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White Roofs Offer a Simple Strategy to Help Combat Global Warming

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It’s amazing how the ambient temperature in a building can change so significantly through this simple action…

By Juan Carlos P.E. Posted Jul 24, 2012

Whiteroof ProjectMillions of rooftops in America are made of tar, and they absorb an enormous amount of heat during the summer months. Covering rooftops with a solar-reflective white coating reduces temperatures inside and out. White roofs are cost effective, cut carbon emissions, lower the risk of ‘brown-outs’ by reducing stress on the power grid during peak summer months, and save millions in energy costs.

Secretary of Energy Dr. Steven Chu, an advocate of white roofs, has stated that there is a potential savings of $735 million in energy costs if 85% of all air-conditioned buildings in the US had white roofs. In fact, he has mandated that all new roofs on Energy Department buildings be either white or reflective. Individual homeowners can also lower their electricity costs as much as 40% by painting their roofs white.

While the concept of converting roofs to white reflective surfaces has significant merit, putting it into practice requires some initiative. In New York, the White Roof Project, a non-profit organization, has been founded to educate and enable individuals, businesses and institutions to benefit from the energy savings of converting roofs to white, while also contributing to the reduction of carbon emissions. The White Roof Project identifies rooftops, organizes volunteers to paint them, funds community initiatives, and builds awareness in cities.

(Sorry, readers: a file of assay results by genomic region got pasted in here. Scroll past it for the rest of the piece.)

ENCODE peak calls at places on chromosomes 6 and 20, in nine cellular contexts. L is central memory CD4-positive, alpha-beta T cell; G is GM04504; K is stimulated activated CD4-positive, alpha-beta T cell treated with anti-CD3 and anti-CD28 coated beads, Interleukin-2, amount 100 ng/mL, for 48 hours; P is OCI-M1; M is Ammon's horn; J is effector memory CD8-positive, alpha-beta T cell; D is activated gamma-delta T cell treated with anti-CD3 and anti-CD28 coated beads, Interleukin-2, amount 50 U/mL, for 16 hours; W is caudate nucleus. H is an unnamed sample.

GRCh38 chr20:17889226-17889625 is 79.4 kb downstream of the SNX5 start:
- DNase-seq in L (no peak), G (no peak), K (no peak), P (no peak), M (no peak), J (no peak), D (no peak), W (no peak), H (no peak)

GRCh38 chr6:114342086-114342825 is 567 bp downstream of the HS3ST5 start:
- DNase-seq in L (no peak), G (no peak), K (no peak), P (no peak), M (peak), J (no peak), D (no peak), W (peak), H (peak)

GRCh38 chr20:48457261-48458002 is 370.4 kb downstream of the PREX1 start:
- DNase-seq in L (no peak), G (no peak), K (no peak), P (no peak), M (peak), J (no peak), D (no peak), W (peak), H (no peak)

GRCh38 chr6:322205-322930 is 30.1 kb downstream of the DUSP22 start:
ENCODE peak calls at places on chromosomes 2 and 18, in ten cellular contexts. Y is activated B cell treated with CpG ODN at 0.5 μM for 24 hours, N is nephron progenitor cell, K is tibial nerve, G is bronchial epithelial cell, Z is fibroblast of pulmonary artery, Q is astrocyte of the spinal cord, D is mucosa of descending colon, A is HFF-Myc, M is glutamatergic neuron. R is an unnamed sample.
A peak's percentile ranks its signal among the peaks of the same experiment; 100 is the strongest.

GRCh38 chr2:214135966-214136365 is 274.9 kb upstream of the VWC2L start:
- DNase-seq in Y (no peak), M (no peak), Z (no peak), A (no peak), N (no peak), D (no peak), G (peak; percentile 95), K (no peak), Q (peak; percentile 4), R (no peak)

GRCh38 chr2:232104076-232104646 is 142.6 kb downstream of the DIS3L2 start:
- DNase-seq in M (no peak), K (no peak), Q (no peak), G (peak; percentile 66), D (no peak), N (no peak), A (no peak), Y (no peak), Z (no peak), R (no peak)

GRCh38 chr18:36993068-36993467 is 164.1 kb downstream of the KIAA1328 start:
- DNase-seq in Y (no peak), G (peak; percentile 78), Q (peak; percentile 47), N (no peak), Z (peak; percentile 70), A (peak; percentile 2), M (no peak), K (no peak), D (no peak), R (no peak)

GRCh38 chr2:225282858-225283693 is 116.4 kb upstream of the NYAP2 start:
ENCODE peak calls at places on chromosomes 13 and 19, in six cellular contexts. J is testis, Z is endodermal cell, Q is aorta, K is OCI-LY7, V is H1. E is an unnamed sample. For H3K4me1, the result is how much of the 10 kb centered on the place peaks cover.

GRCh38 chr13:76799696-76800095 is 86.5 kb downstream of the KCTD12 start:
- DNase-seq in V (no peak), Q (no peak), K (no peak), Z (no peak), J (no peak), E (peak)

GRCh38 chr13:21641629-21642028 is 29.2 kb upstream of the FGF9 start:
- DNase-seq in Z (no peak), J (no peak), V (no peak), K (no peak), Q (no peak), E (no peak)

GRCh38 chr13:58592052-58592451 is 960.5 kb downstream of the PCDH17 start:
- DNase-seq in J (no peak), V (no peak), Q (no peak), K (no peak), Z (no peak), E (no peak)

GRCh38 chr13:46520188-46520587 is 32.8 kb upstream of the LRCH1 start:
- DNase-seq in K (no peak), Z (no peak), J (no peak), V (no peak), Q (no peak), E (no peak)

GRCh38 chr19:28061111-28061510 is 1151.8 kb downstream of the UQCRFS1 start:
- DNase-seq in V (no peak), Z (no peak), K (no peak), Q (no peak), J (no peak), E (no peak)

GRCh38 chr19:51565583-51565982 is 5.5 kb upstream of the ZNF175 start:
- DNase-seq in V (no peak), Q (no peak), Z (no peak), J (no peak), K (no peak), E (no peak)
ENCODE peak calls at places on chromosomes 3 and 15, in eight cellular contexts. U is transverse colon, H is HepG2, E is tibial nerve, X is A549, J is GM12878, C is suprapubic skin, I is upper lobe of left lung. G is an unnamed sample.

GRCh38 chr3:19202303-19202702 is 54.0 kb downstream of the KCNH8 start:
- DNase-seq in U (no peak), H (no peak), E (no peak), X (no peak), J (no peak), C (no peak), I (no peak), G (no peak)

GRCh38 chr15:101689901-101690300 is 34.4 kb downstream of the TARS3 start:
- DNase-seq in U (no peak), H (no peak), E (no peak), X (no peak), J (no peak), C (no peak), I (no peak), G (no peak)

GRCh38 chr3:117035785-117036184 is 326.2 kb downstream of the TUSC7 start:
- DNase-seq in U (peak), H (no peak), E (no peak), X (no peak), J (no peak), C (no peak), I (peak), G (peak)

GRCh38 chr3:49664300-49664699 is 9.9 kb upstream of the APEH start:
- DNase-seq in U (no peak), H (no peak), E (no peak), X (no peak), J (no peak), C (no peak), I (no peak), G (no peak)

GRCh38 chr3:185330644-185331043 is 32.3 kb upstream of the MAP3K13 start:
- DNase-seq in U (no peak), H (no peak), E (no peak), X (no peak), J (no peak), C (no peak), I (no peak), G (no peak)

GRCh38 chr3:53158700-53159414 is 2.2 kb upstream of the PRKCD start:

White Roof Comparison Chart

The following narrative was submitted by a team member of the White Roof Project:

It was early in the morning on one of the hottest days in NYC when we went up to paint La Mama, a historic theater on the Bowery. It’s one of many rooftops we’ve painted for the past year. We’ve been working with the Lower East Side community to find solutions to our City’s energy usage and climate change problems. Conservation efforts in this thriving neighborhood could reduce stress on our power grid more than any other neighborhood in New York State. The Lower East Side needs our help, after all, it is the heaviest energy user in the city, so our efforts there get more ‘bang for the buck’ every time a roof is coated white.

One thing that amazes me is how much the ambient temperature in a building can change so significantly through this simple action. I can say from experience that the top floors of the buildings we’ve coated are quite cool. We’ve measured the temperature inside the building on 94 degree day, and inside it was 80 degrees. We did not even need to turn the A/C on and I think that’s pretty miraculous. Compare that with the inside of a building with a black rooftop, a scorching 105 degrees.

White Roof

A New York simulation assumed a 50% adoption of cool roofs on available roof space and ran models to evaluate the temperature changes. The model predicted a city wide temperature reduction of 0.3°F.